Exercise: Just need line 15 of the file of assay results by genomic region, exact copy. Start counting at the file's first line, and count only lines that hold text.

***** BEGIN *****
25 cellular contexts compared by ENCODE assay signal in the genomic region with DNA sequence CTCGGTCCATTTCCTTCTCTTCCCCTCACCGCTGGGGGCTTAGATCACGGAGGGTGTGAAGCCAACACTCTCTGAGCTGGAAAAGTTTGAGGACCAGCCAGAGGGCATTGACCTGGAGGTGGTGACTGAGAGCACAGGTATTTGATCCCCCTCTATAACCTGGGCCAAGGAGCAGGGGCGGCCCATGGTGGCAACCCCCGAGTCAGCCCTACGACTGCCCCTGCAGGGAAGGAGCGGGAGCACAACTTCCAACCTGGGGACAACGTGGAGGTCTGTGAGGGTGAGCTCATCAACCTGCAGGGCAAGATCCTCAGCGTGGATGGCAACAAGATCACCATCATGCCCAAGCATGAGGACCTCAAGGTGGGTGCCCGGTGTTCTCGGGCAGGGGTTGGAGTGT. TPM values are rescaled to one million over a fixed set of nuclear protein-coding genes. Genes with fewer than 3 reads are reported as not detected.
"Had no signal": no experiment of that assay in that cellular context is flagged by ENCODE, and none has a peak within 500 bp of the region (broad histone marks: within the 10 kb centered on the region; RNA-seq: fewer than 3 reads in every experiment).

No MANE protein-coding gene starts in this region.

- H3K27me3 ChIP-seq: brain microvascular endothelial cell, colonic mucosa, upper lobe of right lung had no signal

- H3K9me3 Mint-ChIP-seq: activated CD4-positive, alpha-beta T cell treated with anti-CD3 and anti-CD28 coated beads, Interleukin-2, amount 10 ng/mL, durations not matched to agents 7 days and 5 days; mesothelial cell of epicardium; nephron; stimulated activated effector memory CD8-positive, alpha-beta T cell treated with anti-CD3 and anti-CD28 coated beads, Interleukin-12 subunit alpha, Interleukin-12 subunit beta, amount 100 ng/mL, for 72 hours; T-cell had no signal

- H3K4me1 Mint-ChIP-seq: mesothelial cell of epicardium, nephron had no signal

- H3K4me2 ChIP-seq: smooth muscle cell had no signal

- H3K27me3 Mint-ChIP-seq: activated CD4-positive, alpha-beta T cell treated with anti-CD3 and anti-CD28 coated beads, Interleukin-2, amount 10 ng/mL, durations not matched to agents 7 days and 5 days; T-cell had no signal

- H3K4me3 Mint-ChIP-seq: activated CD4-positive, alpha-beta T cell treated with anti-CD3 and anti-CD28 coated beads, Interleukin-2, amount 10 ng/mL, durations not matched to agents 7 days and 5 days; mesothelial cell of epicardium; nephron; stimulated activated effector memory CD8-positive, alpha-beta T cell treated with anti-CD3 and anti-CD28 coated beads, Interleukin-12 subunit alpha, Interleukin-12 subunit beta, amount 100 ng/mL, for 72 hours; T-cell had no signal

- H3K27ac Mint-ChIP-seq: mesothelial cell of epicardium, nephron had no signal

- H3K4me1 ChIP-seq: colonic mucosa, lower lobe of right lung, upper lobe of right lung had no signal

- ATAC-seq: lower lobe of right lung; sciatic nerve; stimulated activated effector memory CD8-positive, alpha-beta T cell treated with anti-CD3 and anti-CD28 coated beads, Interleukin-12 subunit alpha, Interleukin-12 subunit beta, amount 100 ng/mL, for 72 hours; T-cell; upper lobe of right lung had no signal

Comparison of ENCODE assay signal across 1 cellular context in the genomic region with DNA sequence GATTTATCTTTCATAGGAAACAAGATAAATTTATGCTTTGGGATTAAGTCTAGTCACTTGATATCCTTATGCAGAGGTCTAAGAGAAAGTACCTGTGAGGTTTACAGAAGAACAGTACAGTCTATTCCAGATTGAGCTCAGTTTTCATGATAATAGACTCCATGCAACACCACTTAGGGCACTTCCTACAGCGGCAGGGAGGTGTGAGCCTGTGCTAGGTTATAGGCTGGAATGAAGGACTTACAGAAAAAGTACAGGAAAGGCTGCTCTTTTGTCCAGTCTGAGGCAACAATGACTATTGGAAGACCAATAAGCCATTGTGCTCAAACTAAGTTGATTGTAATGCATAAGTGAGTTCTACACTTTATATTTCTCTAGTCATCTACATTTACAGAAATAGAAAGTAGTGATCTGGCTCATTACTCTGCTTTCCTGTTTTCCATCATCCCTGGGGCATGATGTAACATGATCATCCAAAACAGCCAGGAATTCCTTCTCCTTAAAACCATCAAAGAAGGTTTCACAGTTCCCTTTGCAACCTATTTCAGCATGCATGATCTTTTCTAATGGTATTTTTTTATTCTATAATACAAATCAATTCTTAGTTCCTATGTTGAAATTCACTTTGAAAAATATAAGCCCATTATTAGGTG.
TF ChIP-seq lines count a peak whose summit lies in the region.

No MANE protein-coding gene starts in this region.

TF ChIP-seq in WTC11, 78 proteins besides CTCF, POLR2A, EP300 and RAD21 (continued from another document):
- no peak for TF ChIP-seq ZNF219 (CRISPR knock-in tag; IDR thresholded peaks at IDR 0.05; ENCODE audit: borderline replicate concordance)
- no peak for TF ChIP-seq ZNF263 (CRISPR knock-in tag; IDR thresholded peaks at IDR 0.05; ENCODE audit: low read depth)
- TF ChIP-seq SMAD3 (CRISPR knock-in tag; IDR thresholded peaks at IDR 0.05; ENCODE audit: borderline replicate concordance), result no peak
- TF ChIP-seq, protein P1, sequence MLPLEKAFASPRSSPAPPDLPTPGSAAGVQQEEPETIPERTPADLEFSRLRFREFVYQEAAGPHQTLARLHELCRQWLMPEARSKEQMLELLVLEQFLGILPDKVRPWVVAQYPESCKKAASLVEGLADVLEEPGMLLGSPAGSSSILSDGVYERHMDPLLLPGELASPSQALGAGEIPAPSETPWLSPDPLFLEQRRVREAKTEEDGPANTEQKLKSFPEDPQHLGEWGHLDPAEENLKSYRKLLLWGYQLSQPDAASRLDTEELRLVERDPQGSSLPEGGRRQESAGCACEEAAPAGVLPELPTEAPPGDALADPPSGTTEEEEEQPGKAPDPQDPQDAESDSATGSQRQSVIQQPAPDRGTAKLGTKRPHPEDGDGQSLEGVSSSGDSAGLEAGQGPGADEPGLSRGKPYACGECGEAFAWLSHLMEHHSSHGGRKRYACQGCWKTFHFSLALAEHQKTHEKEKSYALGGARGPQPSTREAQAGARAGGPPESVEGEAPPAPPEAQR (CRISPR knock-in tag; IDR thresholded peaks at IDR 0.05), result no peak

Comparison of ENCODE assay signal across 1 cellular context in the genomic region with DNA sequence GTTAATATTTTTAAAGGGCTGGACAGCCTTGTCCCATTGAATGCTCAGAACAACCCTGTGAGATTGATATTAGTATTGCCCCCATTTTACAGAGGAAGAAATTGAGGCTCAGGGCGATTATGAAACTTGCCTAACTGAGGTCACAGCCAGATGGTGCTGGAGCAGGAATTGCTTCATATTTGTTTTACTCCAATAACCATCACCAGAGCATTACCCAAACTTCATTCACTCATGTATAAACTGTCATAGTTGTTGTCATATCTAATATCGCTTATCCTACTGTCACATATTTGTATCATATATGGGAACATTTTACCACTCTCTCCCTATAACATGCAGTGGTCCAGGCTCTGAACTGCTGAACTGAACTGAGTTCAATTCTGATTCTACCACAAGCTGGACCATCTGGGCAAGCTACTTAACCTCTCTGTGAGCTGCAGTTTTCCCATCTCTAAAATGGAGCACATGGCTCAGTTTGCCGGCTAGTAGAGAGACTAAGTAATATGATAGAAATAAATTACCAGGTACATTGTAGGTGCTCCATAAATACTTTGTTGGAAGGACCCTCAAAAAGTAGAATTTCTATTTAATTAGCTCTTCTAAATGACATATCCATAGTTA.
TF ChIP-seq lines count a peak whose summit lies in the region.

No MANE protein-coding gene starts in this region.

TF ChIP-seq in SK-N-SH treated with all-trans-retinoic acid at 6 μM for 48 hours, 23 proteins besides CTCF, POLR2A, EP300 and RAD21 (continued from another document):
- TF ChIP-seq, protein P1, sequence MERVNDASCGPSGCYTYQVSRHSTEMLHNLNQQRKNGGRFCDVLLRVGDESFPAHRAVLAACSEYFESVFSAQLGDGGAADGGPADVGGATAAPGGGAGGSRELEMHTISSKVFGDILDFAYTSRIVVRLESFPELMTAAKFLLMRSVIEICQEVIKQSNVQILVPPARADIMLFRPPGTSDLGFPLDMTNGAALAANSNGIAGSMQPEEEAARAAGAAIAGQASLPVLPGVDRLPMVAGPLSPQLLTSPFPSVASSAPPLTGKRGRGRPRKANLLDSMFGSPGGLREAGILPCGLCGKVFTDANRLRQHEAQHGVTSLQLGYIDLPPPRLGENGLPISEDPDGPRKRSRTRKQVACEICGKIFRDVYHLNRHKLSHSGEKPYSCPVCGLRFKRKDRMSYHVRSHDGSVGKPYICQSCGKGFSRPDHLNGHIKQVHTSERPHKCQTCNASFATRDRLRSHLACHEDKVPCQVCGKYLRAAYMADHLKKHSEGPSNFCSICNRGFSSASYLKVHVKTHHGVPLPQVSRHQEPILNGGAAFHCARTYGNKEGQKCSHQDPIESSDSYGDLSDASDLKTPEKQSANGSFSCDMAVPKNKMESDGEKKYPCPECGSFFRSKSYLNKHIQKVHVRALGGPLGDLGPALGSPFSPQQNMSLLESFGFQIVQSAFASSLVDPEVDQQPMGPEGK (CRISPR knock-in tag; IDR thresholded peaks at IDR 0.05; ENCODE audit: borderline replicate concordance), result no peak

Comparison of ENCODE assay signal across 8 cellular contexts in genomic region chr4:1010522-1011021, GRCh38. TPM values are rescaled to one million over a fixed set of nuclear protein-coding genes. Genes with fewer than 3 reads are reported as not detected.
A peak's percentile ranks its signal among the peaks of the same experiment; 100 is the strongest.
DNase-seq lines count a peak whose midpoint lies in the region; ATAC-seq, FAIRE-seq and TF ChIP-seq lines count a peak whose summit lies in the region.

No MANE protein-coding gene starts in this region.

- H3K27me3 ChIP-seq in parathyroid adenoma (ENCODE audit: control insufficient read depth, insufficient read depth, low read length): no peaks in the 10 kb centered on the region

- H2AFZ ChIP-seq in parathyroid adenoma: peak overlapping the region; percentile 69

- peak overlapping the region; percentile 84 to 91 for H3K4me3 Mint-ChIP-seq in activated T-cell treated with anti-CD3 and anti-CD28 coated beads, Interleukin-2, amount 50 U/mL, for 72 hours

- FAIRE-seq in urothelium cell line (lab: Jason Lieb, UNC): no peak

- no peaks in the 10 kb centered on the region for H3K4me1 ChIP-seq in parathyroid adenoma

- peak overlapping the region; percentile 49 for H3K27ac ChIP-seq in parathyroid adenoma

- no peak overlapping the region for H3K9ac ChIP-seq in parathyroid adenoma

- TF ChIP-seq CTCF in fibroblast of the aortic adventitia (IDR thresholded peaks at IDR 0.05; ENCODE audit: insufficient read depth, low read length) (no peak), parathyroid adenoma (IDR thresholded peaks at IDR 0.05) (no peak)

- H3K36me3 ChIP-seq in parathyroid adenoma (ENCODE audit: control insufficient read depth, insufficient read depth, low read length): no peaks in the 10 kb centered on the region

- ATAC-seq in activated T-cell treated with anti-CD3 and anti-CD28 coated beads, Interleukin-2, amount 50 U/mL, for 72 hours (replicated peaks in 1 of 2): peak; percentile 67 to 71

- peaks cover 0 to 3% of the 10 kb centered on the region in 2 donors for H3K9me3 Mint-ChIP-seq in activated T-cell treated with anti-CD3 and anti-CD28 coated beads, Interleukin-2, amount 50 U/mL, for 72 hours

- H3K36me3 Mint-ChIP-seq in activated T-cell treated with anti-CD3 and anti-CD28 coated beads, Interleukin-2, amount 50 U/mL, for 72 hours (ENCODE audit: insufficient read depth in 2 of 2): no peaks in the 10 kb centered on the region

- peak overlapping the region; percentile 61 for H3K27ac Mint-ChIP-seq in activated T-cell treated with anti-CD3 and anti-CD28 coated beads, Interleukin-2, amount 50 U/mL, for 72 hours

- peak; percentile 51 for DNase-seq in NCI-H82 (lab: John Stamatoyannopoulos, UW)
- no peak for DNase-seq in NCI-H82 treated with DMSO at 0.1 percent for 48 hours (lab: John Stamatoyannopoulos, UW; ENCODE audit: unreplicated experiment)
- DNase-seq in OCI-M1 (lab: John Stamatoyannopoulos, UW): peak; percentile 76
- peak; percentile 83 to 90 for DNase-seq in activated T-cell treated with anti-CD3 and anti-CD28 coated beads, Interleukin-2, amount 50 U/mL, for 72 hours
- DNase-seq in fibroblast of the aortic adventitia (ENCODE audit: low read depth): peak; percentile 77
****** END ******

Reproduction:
No MANE protein-coding gene starts in this region.